Opioids are chemicals that bind to opioid receptors which are located all throughout the brain & body. Opioids are often recognized by their use in painkilling medication such as morphine or oxycodone as well as in illegal drugs like opium or heroin. The main problem with opioids is that they are addictive & can lead people to become dependent on them. However research is being done on low-dose opioid drugs that may be of use to those with IBS.
Loperamide is a common anti-diarrheal medication which acts on the mu opioid receptors in the large intestine. It reduces contractions of the smooth wall muscle structure inside the large intestine, reducing diarrhea, cramping & urgency.
Naltrexone is a drug that has been studied for it’s uses on a wide array of problems such as alcohol dependance, sexual dysfunction, Crohn’s Disease & even IBS. While one of the studies that investigated it’s usefulness for IBS showed some promising results for the first two months, the positive results were not sustained into the third month of the study. Advocates of Low Dose Naltrexone(LDN) stated that the dosage was too small, at only 0.5mg. They suggested that a dosage of around 1.75mg should be investigated. There haven’t been any studies involving IBS & 1.75mg of Naltrexone.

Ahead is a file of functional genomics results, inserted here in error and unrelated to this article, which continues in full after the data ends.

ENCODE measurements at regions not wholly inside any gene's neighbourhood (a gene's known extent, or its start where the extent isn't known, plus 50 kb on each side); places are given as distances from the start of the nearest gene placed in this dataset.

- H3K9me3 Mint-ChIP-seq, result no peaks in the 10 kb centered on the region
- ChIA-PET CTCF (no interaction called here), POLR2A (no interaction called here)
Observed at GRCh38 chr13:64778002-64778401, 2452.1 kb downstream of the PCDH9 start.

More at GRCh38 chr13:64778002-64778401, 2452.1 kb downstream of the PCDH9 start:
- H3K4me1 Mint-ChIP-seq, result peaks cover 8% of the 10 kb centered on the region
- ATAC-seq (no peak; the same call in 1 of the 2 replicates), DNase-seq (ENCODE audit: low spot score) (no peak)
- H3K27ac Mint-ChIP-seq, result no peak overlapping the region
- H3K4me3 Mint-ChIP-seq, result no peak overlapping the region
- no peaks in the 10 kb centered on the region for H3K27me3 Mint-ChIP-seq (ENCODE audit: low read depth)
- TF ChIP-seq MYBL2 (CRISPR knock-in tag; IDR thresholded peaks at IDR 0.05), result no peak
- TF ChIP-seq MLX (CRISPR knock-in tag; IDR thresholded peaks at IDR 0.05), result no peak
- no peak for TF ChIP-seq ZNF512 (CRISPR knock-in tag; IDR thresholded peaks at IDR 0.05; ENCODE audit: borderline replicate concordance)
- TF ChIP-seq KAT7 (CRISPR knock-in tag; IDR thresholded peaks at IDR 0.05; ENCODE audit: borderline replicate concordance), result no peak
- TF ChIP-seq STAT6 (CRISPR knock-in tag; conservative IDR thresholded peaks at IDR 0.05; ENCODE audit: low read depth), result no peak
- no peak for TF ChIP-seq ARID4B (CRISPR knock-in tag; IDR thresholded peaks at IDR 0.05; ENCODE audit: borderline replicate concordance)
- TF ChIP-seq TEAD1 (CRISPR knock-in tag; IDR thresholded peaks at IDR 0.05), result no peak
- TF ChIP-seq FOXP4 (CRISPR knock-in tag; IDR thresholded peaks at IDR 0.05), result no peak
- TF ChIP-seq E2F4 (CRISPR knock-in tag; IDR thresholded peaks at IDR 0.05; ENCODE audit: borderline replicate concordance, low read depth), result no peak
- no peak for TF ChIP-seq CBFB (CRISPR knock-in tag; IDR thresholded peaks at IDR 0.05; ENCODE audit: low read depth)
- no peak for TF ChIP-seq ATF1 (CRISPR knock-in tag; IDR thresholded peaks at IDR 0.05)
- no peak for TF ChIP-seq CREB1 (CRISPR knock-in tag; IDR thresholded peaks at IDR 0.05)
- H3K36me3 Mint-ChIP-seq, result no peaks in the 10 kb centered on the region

Mu Delta is a drug being developed by Furiex. It is an opioid agonist that targets 2 of the 4 major opioid receptor subtypes, “Mu” & “Delta”, both of which are prominent in the digestive tract & nervous system. The design goal of Mu Delta is for most of the drug to remain within the gastrointestinal nervous system, helping to regulate it. It is not currently on the market, but is undergoing study trials.
Asimadoline is a drug being developed by Tioga Pharmaceuticals. Asimadoline is an opioid agonist that targets the kappa opioid receptors. The kappa opioid receptors are mainly located in the brain, spinal cord & peripheral nervous system. Asimadoline is designed not to cross the blood brain barrier & into the brain, which should reduce or eliminate psychoactive effects as well as reduce dependency problems. By targeting the peripheral nervous system, Asimadoline has been shown to help with pain & urgency associated with diarrhea predominant IBS. It is currently in Phase III trials with the FDA.